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Breakthroughs Magazine

Special Report - Celebrating 40 Years of Science & Discovery

Partnering paves way for science solutions

The word partnership conjures up the image of a couple—a couple of people, a couple of businesses, a couple of governments—coming together to work on a relationship, business venture or project.

Many partnerships are still based on two. But that premise is rapidly changing—especially in science.

"As science grows, it becomes more specialized," said Mike Schwenk, who heads Pacific Northwest National Laboratory's partnership work and acts as a catalyst for new agreements. "We know more and more about fewer things. When we want to solve a problem, we can't do it alone anymore."

Solving complex problems also is more expensive, in part because it often involves the latest technologies. So it makes sense to use partnerships to leverage the different suites of tools possessed by different organizations.

In this changing scientific environment, partnerships at PNNL are becoming more sophisticated. The Laboratory is focusing on pursuing partnerships that are considered "substantive and mutually beneficial."

"Substantive," according to Schwenk, "means you can't be all things to all people. We are targeting specific universities, whose strengths complement ours, for research that will have an impact." In the past, PNNL has formed partnerships with numerous individual universities and even nongovernmental organizations like chambers of commerce. But too many individual agreements created a lack of focus.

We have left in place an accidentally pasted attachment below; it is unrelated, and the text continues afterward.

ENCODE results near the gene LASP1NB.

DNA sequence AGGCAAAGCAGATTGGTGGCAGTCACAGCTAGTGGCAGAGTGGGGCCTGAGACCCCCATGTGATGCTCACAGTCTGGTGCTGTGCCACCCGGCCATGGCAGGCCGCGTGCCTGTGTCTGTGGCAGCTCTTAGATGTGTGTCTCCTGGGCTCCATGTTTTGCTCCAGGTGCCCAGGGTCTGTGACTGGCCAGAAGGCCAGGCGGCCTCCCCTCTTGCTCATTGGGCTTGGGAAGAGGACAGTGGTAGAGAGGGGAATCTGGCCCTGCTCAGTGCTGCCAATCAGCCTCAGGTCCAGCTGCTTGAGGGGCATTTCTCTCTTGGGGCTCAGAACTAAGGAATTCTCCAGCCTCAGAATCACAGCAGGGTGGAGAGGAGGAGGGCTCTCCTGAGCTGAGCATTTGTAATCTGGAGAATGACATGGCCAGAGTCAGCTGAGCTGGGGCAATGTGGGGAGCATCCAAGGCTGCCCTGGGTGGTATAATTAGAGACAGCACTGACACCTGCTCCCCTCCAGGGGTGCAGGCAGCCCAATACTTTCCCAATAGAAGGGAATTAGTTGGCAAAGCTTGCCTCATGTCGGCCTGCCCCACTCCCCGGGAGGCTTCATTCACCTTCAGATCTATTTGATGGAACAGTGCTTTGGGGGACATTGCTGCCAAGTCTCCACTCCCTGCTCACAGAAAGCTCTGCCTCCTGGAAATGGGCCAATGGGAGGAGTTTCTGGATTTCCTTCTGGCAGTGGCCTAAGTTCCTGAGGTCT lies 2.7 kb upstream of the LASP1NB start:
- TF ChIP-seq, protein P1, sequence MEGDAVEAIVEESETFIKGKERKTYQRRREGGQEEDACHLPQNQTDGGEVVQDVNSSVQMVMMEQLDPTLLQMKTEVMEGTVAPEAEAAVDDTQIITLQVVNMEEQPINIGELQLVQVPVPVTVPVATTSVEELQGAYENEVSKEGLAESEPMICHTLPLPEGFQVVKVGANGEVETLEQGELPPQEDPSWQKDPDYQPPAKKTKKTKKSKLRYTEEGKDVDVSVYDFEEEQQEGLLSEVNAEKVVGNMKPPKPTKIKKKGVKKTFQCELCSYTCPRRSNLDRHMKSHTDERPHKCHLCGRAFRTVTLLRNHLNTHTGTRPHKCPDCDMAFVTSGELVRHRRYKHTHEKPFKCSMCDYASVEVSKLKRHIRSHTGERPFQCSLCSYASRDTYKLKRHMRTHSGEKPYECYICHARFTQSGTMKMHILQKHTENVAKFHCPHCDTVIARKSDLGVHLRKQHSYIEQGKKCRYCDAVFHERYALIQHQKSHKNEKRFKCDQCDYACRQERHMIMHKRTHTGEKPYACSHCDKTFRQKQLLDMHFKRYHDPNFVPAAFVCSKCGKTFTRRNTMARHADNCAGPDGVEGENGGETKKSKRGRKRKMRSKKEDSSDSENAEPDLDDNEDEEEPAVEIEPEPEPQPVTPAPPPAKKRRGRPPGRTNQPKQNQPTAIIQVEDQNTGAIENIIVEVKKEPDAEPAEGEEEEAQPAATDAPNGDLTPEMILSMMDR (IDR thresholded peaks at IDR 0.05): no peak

Also on the substantive list are organizations that can help advance PNNL's science agenda by becoming advocates of the Laboratory's research and supporting it in funding requests.

"Multi-lateral partnerships are particularly powerful economically in the Pacific Northwest," said Kelly Sullivan, who works with PNNL's university partnerships and educational appointment programs. "When we partner with a university, a workforce is being developed. Spin-offs need employees with business and technical skills, and we help develop that."

PNNL partnered with Oregon State University in 2002 to form the Microproducts Breakthrough Institute (MBI). MBI specializes in the science, engineering and technology of miniature processes and systems. The two organizations have written proposals, shared staff and located facilities at both places. Now MBI is becoming part of the Oregon Nanoscience and Microtechnologies Institute (ONAMI), which includes Oregon's three largest public research universities.

"Here's a case of a substantive, mutually beneficial partnership that demonstrates the power of that idea. It started with OSU and grew into ONAMI, an even bigger partnership that ties into the state's economic agenda," Schwenk said. "Through all of this, we're getting great scientific research, advocacy, new programs, new staff, plus university staff. You can't do that with 100 different universities. That's an example of where focus can take us."

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